Establishing a business bank account is a crucial step for any entrepreneur. It is not just a formality but a fundamental aspect of your business’s financial health and legal compliance. Whether you are a sole proprietor, a partner in a partnership, a member of an LLC, or running a corporation, having a clear understanding of the process of setting up a business bank account can streamline your business operations and ensure compliance with regulations.

Reasons for Starting a Business Bank Account

There are several reasons to start a business bank account:

  1. Financial Organization: A dedicated business account helps in neatly segregating business transactions from personal ones. This separation is essential for clear and efficient financial record-keeping, making it easier to track business income and expenses.
  2. Legal and Tax Compliance: For incorporated businesses, a separate business bank account is often legally required to maintain the corporate veil. It also simplifies tax preparation by clearly delineating personal and business finances, aiding in accurate tax filings and potentially making audits less complicated.
  3. Credit History Building: A business bank account is the first step toward building a credit history for your business. This is vital for future business credit or loan applications, as it demonstrates financial responsibility and stability to lenders.
  4. Access to Additional Services: Business banking often provides access to other valuable services, such as business loans, lines of credit, and business credit cards, which can be instrumental in financing your business’s growth and operations.
  5. Convenience and Efficiency: Business banking services often include online banking, mobile banking, and other technological conveniences that can save time and improve the efficiency of financial management.
  6. Professionalism: Having a business bank account enhances the professionalism of your transactions. It allows you to accept payments and issue checks in your business’s name, which can significantly boost your business’s credibility with customers, vendors, and partners.
  7. Increased Spending Control: Business accounts frequently provide better tools and analytics for tracking and controlling spending, helping business owners make informed financial decisions.
  8. Preparation for Growth: Establishing a business account is a step towards scalability. As your business grows, having a solid financial foundation with a dedicated business banking relationship becomes increasingly important.

What Do I Need to Open a Business Bank Account?

When opening a business bank account in Ontario, the required documents and procedures vary based on business structure and institution. Here are some of the typical requirements:

Sole Proprietorship

For a sole proprietorship in Ontario, the process is relatively straightforward as this business structure is not legally separate from the owner.

  • Personal Identification: Valid government-issued identification, such as a driver’s license or passport, is required to confirm your identity.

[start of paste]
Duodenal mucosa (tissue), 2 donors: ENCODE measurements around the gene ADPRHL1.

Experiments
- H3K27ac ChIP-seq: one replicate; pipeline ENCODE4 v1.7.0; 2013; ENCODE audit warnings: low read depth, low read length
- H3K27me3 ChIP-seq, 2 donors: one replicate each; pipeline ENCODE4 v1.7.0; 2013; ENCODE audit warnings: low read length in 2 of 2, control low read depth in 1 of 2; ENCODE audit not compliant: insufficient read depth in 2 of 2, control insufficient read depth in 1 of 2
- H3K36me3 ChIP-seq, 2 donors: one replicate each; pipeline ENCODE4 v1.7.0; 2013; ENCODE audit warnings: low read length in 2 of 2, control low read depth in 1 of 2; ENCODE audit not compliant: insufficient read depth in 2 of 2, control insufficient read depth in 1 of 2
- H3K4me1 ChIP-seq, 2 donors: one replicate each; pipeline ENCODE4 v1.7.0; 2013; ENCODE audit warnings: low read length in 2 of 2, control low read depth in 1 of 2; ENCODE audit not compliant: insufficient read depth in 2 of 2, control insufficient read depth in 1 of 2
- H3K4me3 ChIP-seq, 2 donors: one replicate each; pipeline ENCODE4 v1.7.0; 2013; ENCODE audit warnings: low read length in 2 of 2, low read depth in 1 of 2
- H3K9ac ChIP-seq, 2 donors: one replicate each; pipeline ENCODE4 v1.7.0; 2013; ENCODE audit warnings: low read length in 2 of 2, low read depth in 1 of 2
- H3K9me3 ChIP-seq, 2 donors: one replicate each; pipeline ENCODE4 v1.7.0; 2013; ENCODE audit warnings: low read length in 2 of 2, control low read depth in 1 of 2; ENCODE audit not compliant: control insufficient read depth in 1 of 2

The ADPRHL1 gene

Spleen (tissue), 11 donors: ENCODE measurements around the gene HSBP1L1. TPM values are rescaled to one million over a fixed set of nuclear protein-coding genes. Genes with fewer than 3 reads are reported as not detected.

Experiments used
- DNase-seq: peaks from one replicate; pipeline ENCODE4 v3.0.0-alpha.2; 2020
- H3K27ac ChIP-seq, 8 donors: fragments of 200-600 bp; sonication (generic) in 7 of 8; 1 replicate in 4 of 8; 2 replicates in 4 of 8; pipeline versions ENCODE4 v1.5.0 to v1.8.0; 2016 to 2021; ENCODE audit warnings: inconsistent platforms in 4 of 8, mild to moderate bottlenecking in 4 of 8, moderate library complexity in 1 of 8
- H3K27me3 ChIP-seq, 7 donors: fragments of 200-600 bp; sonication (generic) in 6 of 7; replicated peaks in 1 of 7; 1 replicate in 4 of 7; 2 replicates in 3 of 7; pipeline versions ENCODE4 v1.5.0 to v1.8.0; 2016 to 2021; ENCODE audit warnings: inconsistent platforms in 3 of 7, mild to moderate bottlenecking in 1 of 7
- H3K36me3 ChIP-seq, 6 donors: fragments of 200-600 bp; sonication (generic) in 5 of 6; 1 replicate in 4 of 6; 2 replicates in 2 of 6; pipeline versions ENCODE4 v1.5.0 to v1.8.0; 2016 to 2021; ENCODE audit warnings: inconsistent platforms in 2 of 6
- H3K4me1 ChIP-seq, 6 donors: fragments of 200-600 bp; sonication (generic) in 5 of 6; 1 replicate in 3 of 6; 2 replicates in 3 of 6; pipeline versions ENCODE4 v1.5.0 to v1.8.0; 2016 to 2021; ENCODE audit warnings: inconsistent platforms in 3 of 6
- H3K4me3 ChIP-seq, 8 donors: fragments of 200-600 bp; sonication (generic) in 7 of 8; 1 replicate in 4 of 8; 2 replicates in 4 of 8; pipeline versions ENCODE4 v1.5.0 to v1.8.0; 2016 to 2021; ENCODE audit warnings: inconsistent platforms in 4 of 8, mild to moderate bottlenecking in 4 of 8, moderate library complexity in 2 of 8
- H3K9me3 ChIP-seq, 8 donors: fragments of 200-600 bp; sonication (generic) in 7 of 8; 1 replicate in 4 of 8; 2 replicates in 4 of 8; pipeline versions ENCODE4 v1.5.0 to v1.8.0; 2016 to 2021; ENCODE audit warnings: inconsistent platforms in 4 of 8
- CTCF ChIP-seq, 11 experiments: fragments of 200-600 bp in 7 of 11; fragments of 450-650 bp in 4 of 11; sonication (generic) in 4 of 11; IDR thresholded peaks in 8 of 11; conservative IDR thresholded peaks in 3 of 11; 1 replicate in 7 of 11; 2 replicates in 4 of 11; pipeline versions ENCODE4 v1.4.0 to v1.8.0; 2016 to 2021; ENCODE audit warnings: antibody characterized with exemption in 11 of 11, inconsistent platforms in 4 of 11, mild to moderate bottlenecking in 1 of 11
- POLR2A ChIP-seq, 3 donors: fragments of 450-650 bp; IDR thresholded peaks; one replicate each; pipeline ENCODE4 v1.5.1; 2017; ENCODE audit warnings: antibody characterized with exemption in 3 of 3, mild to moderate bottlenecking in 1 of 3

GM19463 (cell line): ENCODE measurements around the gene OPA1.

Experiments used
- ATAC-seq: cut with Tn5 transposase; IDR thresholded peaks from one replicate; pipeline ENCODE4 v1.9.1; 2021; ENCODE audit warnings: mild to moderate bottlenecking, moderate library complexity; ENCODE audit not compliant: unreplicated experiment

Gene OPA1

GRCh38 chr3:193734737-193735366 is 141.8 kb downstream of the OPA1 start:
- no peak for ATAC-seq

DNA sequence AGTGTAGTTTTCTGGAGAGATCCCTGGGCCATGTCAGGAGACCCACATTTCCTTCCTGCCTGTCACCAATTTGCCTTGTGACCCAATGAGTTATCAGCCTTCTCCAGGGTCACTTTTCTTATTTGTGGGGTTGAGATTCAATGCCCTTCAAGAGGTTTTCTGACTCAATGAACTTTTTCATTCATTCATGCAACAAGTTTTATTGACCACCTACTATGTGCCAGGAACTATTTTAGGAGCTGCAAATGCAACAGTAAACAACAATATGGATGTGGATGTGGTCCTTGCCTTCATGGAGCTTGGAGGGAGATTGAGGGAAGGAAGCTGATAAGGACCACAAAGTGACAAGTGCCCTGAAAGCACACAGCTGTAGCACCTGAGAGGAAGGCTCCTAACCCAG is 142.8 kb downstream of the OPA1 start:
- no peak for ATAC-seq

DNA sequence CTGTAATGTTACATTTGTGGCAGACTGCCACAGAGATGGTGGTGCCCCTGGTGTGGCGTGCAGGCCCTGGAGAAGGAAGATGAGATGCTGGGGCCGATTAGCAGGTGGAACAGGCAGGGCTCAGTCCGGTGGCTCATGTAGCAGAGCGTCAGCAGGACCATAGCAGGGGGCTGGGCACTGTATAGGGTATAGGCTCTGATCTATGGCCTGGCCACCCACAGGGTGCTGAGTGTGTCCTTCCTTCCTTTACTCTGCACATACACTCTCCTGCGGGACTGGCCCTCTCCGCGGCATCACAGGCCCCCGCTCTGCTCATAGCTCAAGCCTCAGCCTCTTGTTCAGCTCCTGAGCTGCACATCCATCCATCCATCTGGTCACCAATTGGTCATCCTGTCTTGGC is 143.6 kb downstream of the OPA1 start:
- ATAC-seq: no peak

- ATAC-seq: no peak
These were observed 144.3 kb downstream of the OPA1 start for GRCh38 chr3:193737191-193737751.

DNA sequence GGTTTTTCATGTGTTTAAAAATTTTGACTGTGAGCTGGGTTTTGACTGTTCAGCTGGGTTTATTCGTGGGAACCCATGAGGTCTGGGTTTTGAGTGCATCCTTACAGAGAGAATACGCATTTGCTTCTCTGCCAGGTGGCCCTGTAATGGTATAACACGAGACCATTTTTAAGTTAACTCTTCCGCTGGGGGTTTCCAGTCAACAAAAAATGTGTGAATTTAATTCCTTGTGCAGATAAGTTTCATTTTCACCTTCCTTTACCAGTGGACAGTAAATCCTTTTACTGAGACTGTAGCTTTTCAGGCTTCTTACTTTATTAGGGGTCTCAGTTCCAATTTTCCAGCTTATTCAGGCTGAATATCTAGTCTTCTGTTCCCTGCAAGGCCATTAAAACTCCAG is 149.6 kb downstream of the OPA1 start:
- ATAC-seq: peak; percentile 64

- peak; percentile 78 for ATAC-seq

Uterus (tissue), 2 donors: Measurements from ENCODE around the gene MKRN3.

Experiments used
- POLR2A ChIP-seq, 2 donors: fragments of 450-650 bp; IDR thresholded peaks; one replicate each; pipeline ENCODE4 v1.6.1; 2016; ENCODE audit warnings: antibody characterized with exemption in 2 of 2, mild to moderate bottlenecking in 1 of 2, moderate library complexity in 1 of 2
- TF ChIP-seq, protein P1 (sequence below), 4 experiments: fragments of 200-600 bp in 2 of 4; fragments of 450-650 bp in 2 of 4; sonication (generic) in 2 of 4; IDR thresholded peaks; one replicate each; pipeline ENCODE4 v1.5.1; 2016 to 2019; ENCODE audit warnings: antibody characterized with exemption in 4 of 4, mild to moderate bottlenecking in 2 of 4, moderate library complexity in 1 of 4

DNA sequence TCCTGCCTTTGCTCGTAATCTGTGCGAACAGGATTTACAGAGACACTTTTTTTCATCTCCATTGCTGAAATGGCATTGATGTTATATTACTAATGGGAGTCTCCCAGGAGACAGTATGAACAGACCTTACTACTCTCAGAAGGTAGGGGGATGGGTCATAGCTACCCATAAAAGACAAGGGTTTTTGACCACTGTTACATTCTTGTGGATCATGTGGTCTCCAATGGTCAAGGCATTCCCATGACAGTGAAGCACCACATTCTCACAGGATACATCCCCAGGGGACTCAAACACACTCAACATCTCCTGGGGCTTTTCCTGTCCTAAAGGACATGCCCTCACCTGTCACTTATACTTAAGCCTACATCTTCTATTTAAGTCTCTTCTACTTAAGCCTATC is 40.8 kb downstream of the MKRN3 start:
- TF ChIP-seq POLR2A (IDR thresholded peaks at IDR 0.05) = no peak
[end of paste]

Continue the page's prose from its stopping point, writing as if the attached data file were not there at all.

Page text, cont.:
• Social Insurance Number (SIN): In Canada, the SIN is used instead of the SSN for tax and identification purposes.
  • Business Name Registration: If operating under a trade name (DBA – “Doing Business As”), you need to provide the registered business name document. In Ontario, this is obtained from the provincial government if you’re operating under a name other than your personal name.
  • Additional Documentation: Some banks may also request proof of your business, like recent invoices or a business plan, especially if the business is newly established.
  • Trade Name Registration (if applicable) 


Corporations are legally separate entities and require more documentation.

  • Business Number (BN): Issued by the CRA for tax purposes.
  • Articles of Incorporation: These are your corporation’s founding documents, outlining basic details like the corporate name, structure, and purpose.
  • Government Identification: Piece of original, valid and current government-issued photo ID.
  • Business Owners: It may be required to provide name, address and occupation of all those owning your business.
  • Trade Name Registration (if applicable) 


For partnerships, banks require documents that prove the existence and structure of the partnership.

  • Business Number (BN): For tax purposes, as partnerships are required to file an annual information return.
  • Partnership Agreement: A legal document that outlines the nature of the business, the contributions of each partner, profit-sharing, and management responsibilities. Partnership/ownership information, including full ownership structure with names, addresses, occupations including employer names and addresses
  • Government Identification: Piece of original, valid and current government-issued photo ID.
  • Trade Name Registration (if applicable) 

In all cases, it’s advisable to contact the bank beforehand to confirm their specific requirements, as they can vary between institutions. Additionally, having your business and personal documentation organized will facilitate a smoother account opening process.

Choosing the Type of Business Bank Account You Want

Choosing the right type of business bank account is crucial as it can significantly impact your financial management and business operations. Here are some common types of business bank accounts and factors to consider when selecting the one that best suits your needs: